Rabies has been eliminated from many countries but remains challenging in countries where dogs roam freely, India included.
Around 59,000 people die each year from the infection with a further 29 million people needing costly treatments after being bitten by dogs in areas where the disease is rife.
Researchers hope the study will provide evidence to support the introduction of the oral rabies vaccine in India as an extra tool in efforts to eradicate the disease.
According to researchers from the University of Edinburgh in the UK, three times as many dogs could be vaccinated each day when the new process is combined with existing injectable techniques.–
Vaccines hidden in dog food could help curb the spread of rabies more effectively than injections, say UK scientists who conducted a study on street dogs in India.
There are an estimated 100 million stray dogs in India. Experts say that the combination of an injectable and oral vaccination approach could help them reach the minimum 70 per cent vaccine threshold needed to minimise the risk of rabies being passed to people.
The team worked with experts from Mission Rabies, and the Worldwide Veterinary Service to assess the feasibility of the approach in Goa.
The oral rabies vaccine is not yet licensed for use in India so the team embedded empty capsules in dog food to test the concept.
Working with the Government of Goa Animal Husbandry Department, teams on mopeds searched for free-roaming dogs, delivering capsules in an attractive bait. Each member of the team reached 35 dogs each day, compared with just nine using current vaccination methods.
They accessed 80 per cent of the dogs they spotted, compared with 63 per cent when only using the catch-vaccinate-release method.
The study, published in Vaccine X, shows that the combined vaccination approach could be cheaper, helping to further maximise limited resources.
Luke Gamble, of Mission Rabies says, “Rabies has a massive impact on societies, not only from the disease but also from the fear that results.
In many parts of the world, reaction to rabies cases fuels inhumane mass culls of dogs, which does nothing to combat the virus. We are showing that there is another way that benefits dogs, people and nations.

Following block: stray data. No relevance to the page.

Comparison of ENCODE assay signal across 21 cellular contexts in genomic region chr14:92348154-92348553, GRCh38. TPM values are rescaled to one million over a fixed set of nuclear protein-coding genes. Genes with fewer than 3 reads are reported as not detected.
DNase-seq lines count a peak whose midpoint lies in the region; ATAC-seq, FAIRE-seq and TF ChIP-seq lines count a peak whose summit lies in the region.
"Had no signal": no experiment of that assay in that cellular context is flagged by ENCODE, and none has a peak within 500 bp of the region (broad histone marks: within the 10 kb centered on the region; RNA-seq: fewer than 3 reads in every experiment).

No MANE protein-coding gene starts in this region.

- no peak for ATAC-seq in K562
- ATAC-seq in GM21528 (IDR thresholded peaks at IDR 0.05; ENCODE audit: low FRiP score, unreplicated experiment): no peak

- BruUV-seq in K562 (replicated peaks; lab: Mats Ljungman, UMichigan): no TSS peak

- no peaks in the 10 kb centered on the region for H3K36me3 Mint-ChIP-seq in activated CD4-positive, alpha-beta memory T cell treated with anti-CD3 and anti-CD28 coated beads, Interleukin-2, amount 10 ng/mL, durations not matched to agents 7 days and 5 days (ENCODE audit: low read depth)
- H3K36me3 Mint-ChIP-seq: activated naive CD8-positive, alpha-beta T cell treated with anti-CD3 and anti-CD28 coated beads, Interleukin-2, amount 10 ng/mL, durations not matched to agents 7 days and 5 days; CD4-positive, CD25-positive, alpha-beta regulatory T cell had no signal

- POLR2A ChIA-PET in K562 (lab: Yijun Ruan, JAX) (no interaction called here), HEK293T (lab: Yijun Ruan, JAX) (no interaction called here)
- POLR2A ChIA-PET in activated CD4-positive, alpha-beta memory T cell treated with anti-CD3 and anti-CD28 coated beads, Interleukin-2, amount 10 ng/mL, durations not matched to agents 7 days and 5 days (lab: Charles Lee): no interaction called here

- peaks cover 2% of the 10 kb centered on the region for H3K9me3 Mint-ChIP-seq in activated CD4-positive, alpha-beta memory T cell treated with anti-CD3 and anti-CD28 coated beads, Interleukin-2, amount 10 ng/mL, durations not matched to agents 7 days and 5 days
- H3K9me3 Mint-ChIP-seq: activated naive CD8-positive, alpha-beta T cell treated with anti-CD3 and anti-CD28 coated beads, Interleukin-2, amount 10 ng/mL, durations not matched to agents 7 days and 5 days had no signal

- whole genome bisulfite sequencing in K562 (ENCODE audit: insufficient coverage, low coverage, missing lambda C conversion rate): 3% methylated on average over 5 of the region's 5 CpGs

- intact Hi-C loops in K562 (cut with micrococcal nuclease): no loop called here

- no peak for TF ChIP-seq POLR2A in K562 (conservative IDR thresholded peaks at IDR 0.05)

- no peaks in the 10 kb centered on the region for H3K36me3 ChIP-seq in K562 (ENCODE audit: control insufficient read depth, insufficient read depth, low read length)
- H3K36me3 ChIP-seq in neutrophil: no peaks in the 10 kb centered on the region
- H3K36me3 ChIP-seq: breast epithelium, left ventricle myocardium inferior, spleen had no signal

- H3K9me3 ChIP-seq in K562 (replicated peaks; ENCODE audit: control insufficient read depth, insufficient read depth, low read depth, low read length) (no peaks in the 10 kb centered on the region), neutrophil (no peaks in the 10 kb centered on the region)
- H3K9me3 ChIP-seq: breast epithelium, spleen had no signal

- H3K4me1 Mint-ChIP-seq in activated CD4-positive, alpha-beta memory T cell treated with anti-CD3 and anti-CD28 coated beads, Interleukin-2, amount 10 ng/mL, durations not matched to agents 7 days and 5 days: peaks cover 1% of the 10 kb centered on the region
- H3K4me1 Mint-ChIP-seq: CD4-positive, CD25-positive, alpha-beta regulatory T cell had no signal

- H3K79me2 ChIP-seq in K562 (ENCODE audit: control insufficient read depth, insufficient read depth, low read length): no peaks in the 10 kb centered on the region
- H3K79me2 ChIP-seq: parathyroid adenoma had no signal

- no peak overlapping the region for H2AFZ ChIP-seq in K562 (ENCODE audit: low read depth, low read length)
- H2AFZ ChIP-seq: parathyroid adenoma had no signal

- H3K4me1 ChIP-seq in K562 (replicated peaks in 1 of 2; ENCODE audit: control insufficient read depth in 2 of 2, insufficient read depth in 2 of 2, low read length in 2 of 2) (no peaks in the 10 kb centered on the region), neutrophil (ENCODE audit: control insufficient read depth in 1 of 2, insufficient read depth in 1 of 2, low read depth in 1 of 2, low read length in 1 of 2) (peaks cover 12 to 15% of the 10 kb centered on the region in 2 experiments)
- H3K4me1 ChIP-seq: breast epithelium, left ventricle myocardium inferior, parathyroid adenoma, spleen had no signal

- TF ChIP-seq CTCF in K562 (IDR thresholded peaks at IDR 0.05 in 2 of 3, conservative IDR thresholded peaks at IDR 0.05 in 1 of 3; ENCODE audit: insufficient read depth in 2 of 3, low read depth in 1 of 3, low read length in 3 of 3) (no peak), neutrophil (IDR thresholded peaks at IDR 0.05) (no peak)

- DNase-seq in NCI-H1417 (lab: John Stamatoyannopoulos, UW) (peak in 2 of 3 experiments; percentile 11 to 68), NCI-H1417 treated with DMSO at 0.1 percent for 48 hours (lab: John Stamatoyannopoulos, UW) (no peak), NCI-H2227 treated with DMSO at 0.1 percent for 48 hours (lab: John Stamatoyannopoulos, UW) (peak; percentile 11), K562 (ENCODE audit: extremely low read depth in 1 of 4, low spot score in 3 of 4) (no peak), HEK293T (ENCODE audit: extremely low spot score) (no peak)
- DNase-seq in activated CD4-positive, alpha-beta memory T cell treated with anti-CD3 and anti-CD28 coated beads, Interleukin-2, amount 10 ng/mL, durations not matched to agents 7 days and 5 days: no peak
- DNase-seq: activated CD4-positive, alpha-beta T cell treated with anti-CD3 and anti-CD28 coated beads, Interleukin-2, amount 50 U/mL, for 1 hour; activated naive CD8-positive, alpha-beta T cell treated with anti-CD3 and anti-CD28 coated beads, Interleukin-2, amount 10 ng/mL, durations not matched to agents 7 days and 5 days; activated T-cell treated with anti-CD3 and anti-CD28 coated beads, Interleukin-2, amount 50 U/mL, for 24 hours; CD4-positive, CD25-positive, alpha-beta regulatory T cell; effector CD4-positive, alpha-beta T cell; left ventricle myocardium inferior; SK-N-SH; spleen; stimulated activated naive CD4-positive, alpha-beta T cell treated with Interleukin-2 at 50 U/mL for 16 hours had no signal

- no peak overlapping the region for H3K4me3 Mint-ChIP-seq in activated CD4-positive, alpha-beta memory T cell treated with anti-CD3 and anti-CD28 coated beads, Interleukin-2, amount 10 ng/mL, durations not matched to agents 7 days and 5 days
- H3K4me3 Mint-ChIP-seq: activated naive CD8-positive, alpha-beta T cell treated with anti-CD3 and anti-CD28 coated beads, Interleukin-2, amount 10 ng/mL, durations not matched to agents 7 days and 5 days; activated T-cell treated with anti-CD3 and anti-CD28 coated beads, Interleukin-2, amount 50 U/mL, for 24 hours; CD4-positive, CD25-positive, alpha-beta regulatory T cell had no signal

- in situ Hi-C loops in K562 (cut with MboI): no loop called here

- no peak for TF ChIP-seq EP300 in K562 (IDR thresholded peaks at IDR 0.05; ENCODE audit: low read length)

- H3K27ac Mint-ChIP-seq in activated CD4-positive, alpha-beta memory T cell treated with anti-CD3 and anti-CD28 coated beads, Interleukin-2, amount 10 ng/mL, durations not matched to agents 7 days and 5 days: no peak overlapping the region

“This kind of operational research is crucial in pushing the boundaries and finding a solution to the age-old problem of rabies. Dog populations vary, so it is essential that methods are evaluated methodically,” said Mark Bronsvoort, of the University of Edinburgh.
While speaking to a city-based veterinary surgeon, he said, “The vaccination administered by veterinarians are only considered as safe vaccination.
The oral rabies vaccines will not harm the dog or cat but the vaccine will not replace the conventional rabies vaccines.”
Prachi Sharma, volunteer says, “If there is something like oral rabies vaccine available it will be very helpful. As for NGOs, it is difficult to catch the dogs and vaccinate them.
If they catch one dog other 10 dogs from the locality hide. While if there are oral vaccination for rabies, that can be mixed with food and feed to stray animals.
Pune also has a huge base of volunteers who work for stray animals. Even volunteers can feed the rabies vaccination to the dog and tie a collar on their neck so other volunteers don’t feed the same dog.
If such an initiative is implemented in the city, vaccines should be made available to experienced volunteers only. The city will then be hopefully rabies-free soon, Prachi added.
#All views expressed in this article are those of the individual respondents and Pune365 does not necessarily subscr
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